|Winston-Salem's Carnegie Library (Digital Forsyth)|
I looked for more information about the old library online and learned that it was built in 1906 to designs by Edward L. Tilton, who provided plans executed by local builders (in this case the Fogle Brothers) for many Carnegie libraries throughout the country. At first the city rejected the proffered $25,000 for a library because "it was not convenient at that time to accept the gift on the terms proposed by Mr. Carnegie." Carnegie required annual public funding for the operation of the library equal to 10% of the building cost; eventually the sum of $15,000 from Carnegie and $1,500 annual appropriation from the city was agreed upon. This meant a quite small library was built, and it quickly proved inadequate, as you can see in this 1940 photo. Eventually sizable private fundraising made it possible to replace the Carnegie library in 1952 (on the site of the former R. J. Reynolds mansion); that library is now also sorely outdated and the means of funding its replacement under dispute. This does not appear to be a community with a strong history of robust financial support for public libraries.
I'm ashamed to admit that it did not occur to me until I began reading about the history of libraries in Winston-Salem that they were segregated, that the Carnegie library, meant to be free to all, was like many across the South closed to African-Americans. Eleven years after the Carnegie library opened here, the George Moses Horton Branch for black patrons opened inside a downtown YWCA (here's a cool picture of Langston Hughes reading at the George Moses Horton Branch in 1949). Two years after the new Central Library opened (presumably for whites), a new building, the East Winston Branch, opened (presumably for blacks).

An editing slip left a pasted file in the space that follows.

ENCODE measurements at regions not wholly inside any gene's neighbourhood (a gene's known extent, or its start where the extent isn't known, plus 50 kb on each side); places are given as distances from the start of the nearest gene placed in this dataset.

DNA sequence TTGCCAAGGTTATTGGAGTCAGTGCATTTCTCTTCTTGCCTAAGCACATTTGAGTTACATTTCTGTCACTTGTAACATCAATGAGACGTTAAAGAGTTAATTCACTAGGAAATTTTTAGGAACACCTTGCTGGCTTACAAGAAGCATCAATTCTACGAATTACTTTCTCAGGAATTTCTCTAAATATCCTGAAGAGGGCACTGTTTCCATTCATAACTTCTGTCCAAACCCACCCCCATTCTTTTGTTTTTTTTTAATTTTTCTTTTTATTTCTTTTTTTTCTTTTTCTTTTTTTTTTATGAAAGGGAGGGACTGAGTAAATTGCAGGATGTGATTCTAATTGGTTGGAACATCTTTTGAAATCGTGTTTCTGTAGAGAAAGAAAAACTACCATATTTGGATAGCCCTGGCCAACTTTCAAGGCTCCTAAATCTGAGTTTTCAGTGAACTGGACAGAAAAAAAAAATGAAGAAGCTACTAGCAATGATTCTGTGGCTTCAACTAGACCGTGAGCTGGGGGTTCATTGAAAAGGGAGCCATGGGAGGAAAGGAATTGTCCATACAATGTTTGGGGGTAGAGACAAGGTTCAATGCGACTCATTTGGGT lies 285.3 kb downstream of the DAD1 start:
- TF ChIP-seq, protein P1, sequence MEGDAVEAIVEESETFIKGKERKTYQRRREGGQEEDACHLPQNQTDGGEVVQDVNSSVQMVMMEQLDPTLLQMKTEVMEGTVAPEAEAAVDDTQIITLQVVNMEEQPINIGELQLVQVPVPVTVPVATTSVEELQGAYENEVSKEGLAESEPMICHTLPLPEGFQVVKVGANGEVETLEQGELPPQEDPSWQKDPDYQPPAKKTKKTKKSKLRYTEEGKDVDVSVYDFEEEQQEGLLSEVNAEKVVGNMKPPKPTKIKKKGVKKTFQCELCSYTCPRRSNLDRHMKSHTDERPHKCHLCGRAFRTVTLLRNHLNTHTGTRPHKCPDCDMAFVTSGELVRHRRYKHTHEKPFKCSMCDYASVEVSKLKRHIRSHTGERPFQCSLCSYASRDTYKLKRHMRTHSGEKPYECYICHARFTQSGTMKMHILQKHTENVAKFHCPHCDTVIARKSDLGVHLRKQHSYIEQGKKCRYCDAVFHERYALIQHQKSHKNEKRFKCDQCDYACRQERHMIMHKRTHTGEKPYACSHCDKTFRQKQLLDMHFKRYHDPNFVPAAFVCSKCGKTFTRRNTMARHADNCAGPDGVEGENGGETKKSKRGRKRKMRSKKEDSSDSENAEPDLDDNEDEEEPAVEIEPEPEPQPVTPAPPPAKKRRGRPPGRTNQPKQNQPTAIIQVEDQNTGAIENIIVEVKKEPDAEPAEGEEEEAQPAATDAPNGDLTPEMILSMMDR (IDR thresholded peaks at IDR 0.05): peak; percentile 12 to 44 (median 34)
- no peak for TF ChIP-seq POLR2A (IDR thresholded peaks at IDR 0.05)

I want to know more about the segregation and desegregation of my local libraries from the 1950s onwards. Was segregation enforced at the new Central Library, and for how long? The History of Public Library Access for in the South by David M. Battles notes that in 1953 "59 cities and towns" in "a survey of 172 libraries, commissions, and library associations encompassing thirteen southern states" gave full main library access to African-American adults but not to children. 29 cities gave limited access to African-American adults through separate entrances and reading rooms. 11 southern library systems with white-only main libraries had one branch that was open to all. Where did Winston-Salem fall on this spectrum? Who was involved in bringing about the eventual transition to integrated libraries?
I suggested to N. that we go -- where else? -- to the library to learn more about this history. As you'll see in my next post, it turned out that he had a different topic of local history he wanted to research. I haven't yet taken the time to follow up myself, but I want to. In the meantime, I'm grateful that my son's keen eye for buildings shed light on a complex feature of local history that had been unfamiliar to us.